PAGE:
In this conundrum, the state’s response to rescue businesses and save jobs is too little, too late. We cannot talk of a government stimulus package in the real sense of the word. A few loans here and there for small businesses will not cut it.
Large segments of the active labour force, such as gig workers, temps contracted to labour brokers, informal and rural workers, and unemployed youth are on their own. Small businesses are faced with a mountain of bureaucracy to apply for loans, not grants. The banks are not giving anything away to their clients. There is no recourse for informal traders to receive state support.
UIF and Ters
The Unemployment Insurance Fund (UIF) is exclusively for the unemployed, and the Covid-19 temporary employee relief scheme (Ters) won’t do it. Helicopter drops are needed to help small businesses. Instead, they are offered tax delays and loan holidays.
From a labour market perspective, the government paid some attention to supporting job creation before Covid-19, without much success. The attention should now shift decisively to retrenchment mitigation schemes: the focus should be on retaining existing employees. The trick is to prevent distressed employees from becoming unemployed and impoverished. It is considerably more costly and challenging to create new jobs, especially in a no-growth economy, than supporting businesses, especially small ones, to keep workers in employment. Where job losses are unavoidable, more effort should be placed on survival mechanisms and enhancing employability.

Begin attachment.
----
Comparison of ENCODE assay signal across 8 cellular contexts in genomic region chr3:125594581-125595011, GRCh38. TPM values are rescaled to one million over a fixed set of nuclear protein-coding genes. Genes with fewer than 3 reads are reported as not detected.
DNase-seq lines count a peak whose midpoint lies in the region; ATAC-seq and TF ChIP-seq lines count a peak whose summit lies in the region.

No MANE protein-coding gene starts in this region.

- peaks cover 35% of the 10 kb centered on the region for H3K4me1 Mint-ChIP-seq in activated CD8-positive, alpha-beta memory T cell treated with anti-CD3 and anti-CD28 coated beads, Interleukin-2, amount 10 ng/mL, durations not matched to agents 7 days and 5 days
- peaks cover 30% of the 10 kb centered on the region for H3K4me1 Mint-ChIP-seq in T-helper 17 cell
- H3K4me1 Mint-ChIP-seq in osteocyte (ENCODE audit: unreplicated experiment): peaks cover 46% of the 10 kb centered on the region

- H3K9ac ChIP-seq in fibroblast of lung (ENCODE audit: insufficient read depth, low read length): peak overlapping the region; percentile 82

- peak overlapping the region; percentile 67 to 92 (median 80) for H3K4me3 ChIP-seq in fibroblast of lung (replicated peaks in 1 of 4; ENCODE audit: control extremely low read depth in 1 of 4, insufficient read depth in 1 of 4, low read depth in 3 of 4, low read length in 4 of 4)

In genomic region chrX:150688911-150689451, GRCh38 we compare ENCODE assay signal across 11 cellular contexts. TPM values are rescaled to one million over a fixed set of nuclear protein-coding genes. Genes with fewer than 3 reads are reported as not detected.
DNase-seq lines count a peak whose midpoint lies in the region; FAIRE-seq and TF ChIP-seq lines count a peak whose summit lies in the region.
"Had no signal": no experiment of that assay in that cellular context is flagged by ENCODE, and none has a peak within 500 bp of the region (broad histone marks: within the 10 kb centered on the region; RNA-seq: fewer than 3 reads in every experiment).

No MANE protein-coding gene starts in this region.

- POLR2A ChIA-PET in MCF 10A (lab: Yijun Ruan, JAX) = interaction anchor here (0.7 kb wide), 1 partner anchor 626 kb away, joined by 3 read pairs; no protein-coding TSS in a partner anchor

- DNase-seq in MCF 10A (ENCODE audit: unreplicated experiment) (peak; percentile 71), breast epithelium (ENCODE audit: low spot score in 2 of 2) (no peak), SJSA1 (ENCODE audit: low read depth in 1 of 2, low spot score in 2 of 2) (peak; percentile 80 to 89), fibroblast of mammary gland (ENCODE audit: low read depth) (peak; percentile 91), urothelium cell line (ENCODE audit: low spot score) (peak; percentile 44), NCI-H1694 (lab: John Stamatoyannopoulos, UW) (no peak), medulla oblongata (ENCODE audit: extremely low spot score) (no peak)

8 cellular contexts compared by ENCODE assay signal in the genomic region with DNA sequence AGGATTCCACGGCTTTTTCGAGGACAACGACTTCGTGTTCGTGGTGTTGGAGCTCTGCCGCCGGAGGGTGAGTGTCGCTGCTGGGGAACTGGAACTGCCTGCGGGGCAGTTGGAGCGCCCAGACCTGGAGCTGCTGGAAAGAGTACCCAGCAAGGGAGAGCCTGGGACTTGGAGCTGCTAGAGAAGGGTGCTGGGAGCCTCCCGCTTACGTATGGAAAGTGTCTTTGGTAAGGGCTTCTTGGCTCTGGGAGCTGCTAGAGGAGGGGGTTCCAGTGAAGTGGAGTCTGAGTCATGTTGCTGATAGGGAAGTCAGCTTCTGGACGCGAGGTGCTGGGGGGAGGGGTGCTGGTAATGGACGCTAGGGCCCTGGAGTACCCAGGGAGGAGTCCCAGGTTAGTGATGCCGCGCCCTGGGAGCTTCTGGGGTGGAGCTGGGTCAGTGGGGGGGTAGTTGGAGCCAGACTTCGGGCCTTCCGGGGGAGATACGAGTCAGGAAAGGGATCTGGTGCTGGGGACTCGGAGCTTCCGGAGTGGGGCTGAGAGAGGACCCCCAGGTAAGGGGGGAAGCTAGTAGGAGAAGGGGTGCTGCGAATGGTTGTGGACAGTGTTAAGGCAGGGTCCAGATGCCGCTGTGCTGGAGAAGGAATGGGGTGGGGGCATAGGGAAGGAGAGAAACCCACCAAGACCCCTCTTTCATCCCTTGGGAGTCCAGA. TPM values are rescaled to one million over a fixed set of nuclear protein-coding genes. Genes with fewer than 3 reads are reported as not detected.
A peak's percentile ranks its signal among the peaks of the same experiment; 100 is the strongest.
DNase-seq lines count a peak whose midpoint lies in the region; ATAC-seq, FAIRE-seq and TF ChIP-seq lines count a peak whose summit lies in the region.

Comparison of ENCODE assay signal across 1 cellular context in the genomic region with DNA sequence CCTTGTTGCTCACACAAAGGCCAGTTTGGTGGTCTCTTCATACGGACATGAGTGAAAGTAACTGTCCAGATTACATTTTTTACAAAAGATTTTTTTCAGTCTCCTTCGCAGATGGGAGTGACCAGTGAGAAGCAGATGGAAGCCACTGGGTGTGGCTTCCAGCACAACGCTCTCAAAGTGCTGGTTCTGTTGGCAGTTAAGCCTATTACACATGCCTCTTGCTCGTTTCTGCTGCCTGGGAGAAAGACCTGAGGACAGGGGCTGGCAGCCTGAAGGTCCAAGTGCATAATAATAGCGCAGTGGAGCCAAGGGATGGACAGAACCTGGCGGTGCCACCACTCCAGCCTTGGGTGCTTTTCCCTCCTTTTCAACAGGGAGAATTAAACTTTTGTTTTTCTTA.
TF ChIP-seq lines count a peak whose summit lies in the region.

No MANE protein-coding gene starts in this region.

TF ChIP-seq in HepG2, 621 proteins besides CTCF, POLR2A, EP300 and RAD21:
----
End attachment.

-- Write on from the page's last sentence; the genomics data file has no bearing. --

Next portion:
Currently, the government’s only retrenchment mitigation effort is the training layoff scheme. Its performance, since inception, has been unspectacular. The scheme was meant to be a rapid response intervention to distressed companies but hastened liquidation due to unwieldy bureaucracy, poor leadership, weak implementation and slow turnaround. It’s a classic case of the medication being worse than the disease. What is needed is an immediate reconfiguration of the training layoff model so that it is fit for purpose.
The state’s initial policy response is focused heavily on preventing retrenchments and protecting workers by supporting small businesses. This is a correct one. The government, banks and philanthropists have moved to give loans to badly hit businesses. These initiatives will save some companies and jobs, but it needs to be scaled up exponentially.
There is also a need for more accessible, eligible and less cumbersome unemployment insurance. Ters should be far more generous than the national minimum wage thresholds to bring relief to a broader cohort of employees. Executives and public-sector employees need to take wage cuts, as they cannot be immune to the gyrations of the economy.
There is a whole range of other job mitigation strategies that can be deployed, but limited fiscal space negates these possibilities in the current economic climate. SA needs to do a whole a lot better with the resources we have at our disposal.
• Prof Rasool is a labour market analyst at FR Research Services.